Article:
After polling more than 400 Lehigh Valley residents over the past couple of months, graduate students in Judith Lasker’s “Urban Communities” sociology classes found that most interviewed are conflicted about the proposed $879 million proposal to turn the site of the former Bethlehem Steel plant into a tourist attraction.
Despite the fact that 61 percent of the Lehigh Valley residents polled (and nearly 70 percent of Bethlehem residents polled) support the proposal either strongly or somewhat, there are still concerns.
Some are wary of having casinos on the South Side. Others worry about issues such as crime, increased traffic and inadequate housing. Still others are concerned that developers might not be fully committed to preserving the city’s history and heritage, or that the proposed developments wouldn’t contribute to the cultural community.
But there is one thing they all seem to agree on: Any development of the brownfields along the Lehigh River would be better than none.
“People want to see something happen,” said Carlos Tavares, a graduate student in sociology who summarized the presentation. “They may not be as sure about the role of gaming in this development, but they don’t want to see the former Bethlehem Steel plant just sit there for another decade.”
The findings of the students were presented in mid-May at a public meeting on the Lehigh campus attended by more than 50 students and concerned community members. During the presentation, Tavares was joined by several other students who provided background on the graduate class project.
Carli Toliver, a 2004 graduate of Lehigh and current grad student in sociology provided an overview of the project proposed by Bethlehem attorney/developer Michael Perucci and the BethWorks Partnership, which calls for the construction of commercial, residential and gaming facilities on the 124-acre complex sandwiched between the Lehigh River and the university.
Weighing the pros and cons
She noted that the developers estimate that the new development will bring in $10 million annually to the host city and county, between 5,500 to 9,600 new jobs, an additional $4.6 million in tax revenue to the city, and an anticipated increase in property values.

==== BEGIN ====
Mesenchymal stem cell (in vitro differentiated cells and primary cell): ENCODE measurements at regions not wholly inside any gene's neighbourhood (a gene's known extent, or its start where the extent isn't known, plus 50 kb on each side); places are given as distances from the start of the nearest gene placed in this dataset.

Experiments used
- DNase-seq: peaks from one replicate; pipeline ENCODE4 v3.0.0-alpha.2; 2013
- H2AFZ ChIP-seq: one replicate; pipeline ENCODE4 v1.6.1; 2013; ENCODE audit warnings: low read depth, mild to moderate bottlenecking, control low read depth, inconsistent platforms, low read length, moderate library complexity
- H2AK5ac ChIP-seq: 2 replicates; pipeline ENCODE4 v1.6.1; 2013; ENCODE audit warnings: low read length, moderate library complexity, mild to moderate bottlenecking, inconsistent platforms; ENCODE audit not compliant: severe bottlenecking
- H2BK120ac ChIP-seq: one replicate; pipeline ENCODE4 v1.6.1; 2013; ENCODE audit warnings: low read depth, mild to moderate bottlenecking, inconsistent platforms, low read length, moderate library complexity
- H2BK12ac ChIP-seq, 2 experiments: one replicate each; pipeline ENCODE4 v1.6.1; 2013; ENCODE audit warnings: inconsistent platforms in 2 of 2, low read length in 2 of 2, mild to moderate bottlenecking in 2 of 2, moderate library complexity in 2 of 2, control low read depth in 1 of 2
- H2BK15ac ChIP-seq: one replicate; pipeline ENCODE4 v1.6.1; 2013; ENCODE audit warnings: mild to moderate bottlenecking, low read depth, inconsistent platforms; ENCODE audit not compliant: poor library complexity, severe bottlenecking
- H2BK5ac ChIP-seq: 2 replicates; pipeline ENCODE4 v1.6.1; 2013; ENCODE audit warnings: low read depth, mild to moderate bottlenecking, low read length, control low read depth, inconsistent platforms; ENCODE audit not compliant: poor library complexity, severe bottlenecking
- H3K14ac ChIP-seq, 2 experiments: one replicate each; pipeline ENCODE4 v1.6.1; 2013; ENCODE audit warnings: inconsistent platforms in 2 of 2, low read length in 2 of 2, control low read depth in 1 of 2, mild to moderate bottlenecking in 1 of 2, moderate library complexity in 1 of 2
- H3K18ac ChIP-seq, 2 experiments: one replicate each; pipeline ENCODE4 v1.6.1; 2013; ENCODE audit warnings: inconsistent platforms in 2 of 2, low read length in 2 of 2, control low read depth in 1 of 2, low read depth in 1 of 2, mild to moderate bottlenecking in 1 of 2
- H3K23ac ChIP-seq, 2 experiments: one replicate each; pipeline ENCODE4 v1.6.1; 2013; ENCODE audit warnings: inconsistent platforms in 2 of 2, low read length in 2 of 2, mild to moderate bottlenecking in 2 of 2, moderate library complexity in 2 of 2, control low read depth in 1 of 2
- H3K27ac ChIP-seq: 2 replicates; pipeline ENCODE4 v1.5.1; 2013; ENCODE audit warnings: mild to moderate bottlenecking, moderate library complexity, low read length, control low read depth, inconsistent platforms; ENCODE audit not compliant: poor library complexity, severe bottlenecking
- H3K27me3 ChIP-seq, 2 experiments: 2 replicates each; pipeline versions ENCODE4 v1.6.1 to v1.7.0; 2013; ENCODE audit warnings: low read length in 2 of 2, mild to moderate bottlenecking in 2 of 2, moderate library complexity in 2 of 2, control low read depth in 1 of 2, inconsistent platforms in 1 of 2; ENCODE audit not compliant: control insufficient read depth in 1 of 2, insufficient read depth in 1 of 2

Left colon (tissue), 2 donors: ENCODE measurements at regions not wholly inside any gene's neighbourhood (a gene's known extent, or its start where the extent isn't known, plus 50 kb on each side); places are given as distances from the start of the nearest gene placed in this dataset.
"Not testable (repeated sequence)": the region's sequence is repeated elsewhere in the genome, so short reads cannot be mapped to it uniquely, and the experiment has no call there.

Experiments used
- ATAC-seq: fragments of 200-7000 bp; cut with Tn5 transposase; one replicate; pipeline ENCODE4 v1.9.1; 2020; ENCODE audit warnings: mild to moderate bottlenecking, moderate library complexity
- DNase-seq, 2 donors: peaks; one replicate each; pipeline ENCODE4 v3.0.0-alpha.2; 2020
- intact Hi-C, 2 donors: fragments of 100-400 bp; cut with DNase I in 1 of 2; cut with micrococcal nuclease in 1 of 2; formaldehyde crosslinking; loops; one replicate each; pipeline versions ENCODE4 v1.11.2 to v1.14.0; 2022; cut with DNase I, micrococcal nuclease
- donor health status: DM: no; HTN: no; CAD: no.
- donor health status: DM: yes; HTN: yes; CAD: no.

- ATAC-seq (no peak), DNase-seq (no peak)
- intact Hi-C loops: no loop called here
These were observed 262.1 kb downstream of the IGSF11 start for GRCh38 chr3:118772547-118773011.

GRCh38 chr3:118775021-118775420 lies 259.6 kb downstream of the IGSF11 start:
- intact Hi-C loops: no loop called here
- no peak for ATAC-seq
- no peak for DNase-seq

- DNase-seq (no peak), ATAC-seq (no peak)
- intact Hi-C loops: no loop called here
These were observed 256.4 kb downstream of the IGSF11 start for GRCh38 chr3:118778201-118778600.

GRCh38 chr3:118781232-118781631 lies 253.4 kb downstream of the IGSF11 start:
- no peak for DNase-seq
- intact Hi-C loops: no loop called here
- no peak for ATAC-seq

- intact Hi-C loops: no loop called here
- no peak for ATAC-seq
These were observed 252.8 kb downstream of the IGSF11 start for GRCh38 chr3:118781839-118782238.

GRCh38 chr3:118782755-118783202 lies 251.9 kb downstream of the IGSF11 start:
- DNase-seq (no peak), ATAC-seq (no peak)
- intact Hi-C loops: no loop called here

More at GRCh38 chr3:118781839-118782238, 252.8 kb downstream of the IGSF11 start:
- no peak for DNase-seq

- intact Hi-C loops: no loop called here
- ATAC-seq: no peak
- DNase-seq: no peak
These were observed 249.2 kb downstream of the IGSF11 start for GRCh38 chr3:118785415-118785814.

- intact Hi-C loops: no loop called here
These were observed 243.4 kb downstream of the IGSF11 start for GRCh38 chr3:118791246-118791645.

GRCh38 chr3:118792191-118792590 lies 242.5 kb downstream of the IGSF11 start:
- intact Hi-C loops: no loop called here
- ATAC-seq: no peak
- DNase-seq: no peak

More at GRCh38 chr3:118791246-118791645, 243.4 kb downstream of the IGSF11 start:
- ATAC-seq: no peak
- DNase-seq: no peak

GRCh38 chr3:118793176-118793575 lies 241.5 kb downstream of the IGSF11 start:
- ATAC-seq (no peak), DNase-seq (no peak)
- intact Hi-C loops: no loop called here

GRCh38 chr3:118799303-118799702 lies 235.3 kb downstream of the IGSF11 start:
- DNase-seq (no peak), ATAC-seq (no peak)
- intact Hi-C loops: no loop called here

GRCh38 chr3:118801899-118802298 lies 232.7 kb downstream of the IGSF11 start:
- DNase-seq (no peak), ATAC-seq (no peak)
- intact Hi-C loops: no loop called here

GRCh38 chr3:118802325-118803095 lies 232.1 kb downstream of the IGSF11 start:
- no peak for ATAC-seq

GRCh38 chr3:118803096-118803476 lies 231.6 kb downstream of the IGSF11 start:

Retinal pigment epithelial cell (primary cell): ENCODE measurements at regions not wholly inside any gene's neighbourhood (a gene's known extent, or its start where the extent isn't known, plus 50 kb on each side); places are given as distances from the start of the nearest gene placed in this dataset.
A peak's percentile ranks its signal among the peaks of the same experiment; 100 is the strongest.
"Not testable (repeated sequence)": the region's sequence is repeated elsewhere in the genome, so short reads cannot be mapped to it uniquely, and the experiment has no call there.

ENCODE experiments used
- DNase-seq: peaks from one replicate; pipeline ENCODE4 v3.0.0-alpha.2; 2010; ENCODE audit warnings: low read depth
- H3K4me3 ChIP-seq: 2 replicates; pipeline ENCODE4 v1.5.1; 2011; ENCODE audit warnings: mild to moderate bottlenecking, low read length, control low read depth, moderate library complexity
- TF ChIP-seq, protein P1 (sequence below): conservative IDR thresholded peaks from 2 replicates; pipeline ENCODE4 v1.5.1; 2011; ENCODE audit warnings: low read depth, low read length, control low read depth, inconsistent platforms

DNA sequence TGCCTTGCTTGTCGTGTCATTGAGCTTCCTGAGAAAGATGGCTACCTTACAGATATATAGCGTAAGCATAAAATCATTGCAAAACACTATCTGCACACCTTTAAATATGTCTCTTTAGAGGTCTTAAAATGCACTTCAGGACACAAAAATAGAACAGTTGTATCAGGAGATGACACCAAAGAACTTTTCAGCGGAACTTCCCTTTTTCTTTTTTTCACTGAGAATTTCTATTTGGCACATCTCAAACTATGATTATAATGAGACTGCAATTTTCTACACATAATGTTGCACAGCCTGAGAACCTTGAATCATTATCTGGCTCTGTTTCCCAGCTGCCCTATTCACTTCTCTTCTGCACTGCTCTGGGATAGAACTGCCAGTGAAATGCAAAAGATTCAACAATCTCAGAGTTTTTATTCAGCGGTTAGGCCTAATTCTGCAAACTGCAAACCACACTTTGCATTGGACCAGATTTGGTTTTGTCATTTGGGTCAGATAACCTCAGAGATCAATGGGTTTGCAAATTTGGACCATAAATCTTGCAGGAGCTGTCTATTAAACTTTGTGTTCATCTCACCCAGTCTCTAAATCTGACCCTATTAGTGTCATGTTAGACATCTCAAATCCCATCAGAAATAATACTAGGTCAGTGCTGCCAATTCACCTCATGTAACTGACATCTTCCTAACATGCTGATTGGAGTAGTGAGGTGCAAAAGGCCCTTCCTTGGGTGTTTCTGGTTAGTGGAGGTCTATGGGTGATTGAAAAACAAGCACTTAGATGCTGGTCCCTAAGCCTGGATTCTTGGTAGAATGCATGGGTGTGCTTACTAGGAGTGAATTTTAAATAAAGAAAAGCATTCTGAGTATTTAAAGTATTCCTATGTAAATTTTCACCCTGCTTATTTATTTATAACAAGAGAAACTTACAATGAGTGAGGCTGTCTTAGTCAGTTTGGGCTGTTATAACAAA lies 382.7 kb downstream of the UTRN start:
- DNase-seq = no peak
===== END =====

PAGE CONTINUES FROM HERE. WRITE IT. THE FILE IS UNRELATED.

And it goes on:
Anticipated negative effects to the community, as seen in studies of other communities with casinos, include an increase in compulsive gambling, unmanageable traffic, increase in the number of working poor, public intoxication, increase in consumer debt, and a variety of social ills that could not be adequately managed by the existing social framework.
Interviews with area residents and “stakeholders” such as business and government leaders and community representatives were completed in-person and by phone over a six-week period this past spring, and coordinated with Muhlenberg College’s Institute of Public Opinion.
Overall, the 15 graduate sociology students involved with the project noted that Bethlehem and greater Lehigh Valley residents are aware of the proposed project, if not personally engaged in public debates on it.
“Almost nine in 10 have heard something about it,” said Sarah Niebler, a political science graduate student. “Most of them – about 71 percent – got most of their information from the newspapers, and about 53 percent from conversations with others. But very few – only about two percent – participated in public meetings about the project.”
Rekindling the spirit of the neighborhood
When asked by the students what local residents hope for in the proposed development, the general consensus supported a mix of commercial and residential structures designed to “rekindle the spirit of a neighborhood,” affordable housing for people employed in the service sector, and an array of cultural offerings that celebrate the city’s colorful history.
“There is strong desire to preserve what is there,” Tavares said. “There is clearly a strong public affinity for Bethlehem’s history and heritage.”
Every time she teaches the Urban Communities course, Lasker said, students in this graduate-level class focus on some aspect of South Bethlehem in an effort to apply different sociological patterns and theories regarding urban life and policy and to provide research results of use to the community.
“This year, when they heard about the new development being proposed, they were very eager to find out more about it and to research how much people in the community know and what they think about the proposal’s potential impact on their lives,” said Lasker. “It’s been a very challenging but also a very informative project, combining reading about similar projects elsewhere, a tour of the site, experience with both interviews and phone surveys, and data analysis and write-up. It was great to be able to present our results to the community.”